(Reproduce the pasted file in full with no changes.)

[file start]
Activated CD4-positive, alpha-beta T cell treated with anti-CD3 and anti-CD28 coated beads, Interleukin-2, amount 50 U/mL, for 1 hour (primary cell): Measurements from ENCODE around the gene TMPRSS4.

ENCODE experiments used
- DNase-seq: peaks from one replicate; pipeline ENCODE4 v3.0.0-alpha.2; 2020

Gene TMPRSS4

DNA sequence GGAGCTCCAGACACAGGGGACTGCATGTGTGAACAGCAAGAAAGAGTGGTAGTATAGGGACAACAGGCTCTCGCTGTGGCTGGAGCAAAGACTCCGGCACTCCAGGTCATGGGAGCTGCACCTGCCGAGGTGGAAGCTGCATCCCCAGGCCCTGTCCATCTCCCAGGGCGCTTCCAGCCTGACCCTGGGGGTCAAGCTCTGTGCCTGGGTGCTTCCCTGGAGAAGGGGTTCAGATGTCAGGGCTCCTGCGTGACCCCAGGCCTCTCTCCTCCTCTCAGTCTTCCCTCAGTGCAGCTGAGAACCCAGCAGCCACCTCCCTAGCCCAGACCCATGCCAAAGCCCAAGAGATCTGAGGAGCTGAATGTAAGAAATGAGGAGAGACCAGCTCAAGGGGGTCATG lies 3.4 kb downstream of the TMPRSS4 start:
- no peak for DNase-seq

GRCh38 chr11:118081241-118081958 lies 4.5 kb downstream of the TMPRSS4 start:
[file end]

Activated CD4-positive, alpha-beta T cell treated with anti-CD3 and anti-CD28 coated beads, Interleukin-2, amount 50 U/mL, for 1 hour (primary cell): Measurements from ENCODE around the gene TMPRSS4.

ENCODE experiments used
- DNase-seq: peaks from one replicate; pipeline ENCODE4 v3.0.0-alpha.2; 2020

Gene TMPRSS4

DNA sequence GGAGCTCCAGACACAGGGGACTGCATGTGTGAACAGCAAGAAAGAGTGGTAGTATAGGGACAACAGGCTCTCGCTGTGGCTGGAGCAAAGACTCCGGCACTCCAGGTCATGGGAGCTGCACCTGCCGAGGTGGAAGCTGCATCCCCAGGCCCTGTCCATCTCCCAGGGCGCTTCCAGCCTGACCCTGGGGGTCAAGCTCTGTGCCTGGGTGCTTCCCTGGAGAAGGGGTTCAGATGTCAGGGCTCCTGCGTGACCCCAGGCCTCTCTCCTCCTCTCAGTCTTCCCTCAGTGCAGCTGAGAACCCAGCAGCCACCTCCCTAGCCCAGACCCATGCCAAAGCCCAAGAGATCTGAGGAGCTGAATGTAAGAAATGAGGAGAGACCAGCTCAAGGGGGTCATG lies 3.4 kb downstream of the TMPRSS4 start:
- no peak for DNase-seq

GRCh38 chr11:118081241-118081958 lies 4.5 kb downstream of the TMPRSS4 start: